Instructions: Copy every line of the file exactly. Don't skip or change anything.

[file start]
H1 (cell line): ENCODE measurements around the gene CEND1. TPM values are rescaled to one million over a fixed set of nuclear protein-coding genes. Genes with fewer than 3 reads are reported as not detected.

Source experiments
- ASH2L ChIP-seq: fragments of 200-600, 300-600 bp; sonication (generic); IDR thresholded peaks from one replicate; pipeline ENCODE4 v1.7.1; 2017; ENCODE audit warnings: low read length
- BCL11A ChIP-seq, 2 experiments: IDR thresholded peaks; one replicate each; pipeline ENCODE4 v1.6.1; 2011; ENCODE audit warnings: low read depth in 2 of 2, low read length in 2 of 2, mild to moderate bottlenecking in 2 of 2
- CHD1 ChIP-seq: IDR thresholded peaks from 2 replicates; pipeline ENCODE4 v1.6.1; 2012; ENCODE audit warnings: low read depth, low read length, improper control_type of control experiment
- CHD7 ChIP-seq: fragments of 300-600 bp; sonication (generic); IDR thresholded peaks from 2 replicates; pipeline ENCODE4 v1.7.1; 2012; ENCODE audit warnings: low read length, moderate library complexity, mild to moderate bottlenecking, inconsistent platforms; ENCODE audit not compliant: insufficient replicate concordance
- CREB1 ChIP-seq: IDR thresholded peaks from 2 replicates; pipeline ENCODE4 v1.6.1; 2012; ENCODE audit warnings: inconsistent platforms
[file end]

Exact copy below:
H1 (cell line): ENCODE measurements around the gene CEND1. TPM values are rescaled to one million over a fixed set of nuclear protein-coding genes. Genes with fewer than 3 reads are reported as not detected.

Source experiments
- ASH2L ChIP-seq: fragments of 200-600, 300-600 bp; sonication (generic); IDR thresholded peaks from one replicate; pipeline ENCODE4 v1.7.1; 2017; ENCODE audit warnings: low read length
- BCL11A ChIP-seq, 2 experiments: IDR thresholded peaks; one replicate each; pipeline ENCODE4 v1.6.1; 2011; ENCODE audit warnings: low read depth in 2 of 2, low read length in 2 of 2, mild to moderate bottlenecking in 2 of 2
- CHD1 ChIP-seq: IDR thresholded peaks from 2 replicates; pipeline ENCODE4 v1.6.1; 2012; ENCODE audit warnings: low read depth, low read length, improper control_type of control experiment
- CHD7 ChIP-seq: fragments of 300-600 bp; sonication (generic); IDR thresholded peaks from 2 replicates; pipeline ENCODE4 v1.7.1; 2012; ENCODE audit warnings: low read length, moderate library complexity, mild to moderate bottlenecking, inconsistent platforms; ENCODE audit not compliant: insufficient replicate concordance
- CREB1 ChIP-seq: IDR thresholded peaks from 2 replicates; pipeline ENCODE4 v1.6.1; 2012; ENCODE audit warnings: inconsistent platforms